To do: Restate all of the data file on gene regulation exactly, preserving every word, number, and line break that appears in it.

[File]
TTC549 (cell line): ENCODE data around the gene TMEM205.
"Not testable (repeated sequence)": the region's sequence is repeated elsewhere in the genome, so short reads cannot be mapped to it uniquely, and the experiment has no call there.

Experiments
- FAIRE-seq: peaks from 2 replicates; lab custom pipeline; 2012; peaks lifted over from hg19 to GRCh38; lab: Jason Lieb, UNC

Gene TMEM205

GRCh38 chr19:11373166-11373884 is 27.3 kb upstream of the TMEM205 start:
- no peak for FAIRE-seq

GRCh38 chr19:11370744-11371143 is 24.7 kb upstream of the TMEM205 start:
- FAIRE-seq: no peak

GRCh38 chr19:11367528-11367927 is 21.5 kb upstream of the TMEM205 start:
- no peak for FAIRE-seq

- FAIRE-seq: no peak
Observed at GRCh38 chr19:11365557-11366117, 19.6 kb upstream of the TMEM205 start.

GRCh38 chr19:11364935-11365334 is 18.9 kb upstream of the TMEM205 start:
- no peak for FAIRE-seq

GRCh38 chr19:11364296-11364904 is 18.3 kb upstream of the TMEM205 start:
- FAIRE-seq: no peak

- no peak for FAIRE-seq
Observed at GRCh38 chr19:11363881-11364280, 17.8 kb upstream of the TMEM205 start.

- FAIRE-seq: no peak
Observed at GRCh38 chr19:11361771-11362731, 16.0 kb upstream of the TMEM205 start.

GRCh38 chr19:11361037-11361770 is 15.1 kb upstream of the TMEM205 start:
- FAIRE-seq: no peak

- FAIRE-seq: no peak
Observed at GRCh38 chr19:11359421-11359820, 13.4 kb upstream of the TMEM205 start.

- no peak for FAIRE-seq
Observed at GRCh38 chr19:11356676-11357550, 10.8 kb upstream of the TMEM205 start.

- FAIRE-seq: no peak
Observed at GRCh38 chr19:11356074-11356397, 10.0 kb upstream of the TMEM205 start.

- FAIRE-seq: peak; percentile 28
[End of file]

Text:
TTC549 (cell line): ENCODE data around the gene TMEM205.
"Not testable (repeated sequence)": the region's sequence is repeated elsewhere in the genome, so short reads cannot be mapped to it uniquely, and the experiment has no call there.

Experiments
- FAIRE-seq: peaks from 2 replicates; lab custom pipeline; 2012; peaks lifted over from hg19 to GRCh38; lab: Jason Lieb, UNC

Gene TMEM205

GRCh38 chr19:11373166-11373884 is 27.3 kb upstream of the TMEM205 start:
- no peak for FAIRE-seq

GRCh38 chr19:11370744-11371143 is 24.7 kb upstream of the TMEM205 start:
- FAIRE-seq: no peak

GRCh38 chr19:11367528-11367927 is 21.5 kb upstream of the TMEM205 start:
- no peak for FAIRE-seq

- FAIRE-seq: no peak
Observed at GRCh38 chr19:11365557-11366117, 19.6 kb upstream of the TMEM205 start.

GRCh38 chr19:11364935-11365334 is 18.9 kb upstream of the TMEM205 start:
- no peak for FAIRE-seq

GRCh38 chr19:11364296-11364904 is 18.3 kb upstream of the TMEM205 start:
- FAIRE-seq: no peak

- no peak for FAIRE-seq
Observed at GRCh38 chr19:11363881-11364280, 17.8 kb upstream of the TMEM205 start.

- FAIRE-seq: no peak
Observed at GRCh38 chr19:11361771-11362731, 16.0 kb upstream of the TMEM205 start.

GRCh38 chr19:11361037-11361770 is 15.1 kb upstream of the TMEM205 start:
- FAIRE-seq: no peak

- FAIRE-seq: no peak
Observed at GRCh38 chr19:11359421-11359820, 13.4 kb upstream of the TMEM205 start.

- no peak for FAIRE-seq
Observed at GRCh38 chr19:11356676-11357550, 10.8 kb upstream of the TMEM205 start.

- FAIRE-seq: no peak
Observed at GRCh38 chr19:11356074-11356397, 10.0 kb upstream of the TMEM205 start.

- FAIRE-seq: peak; percentile 28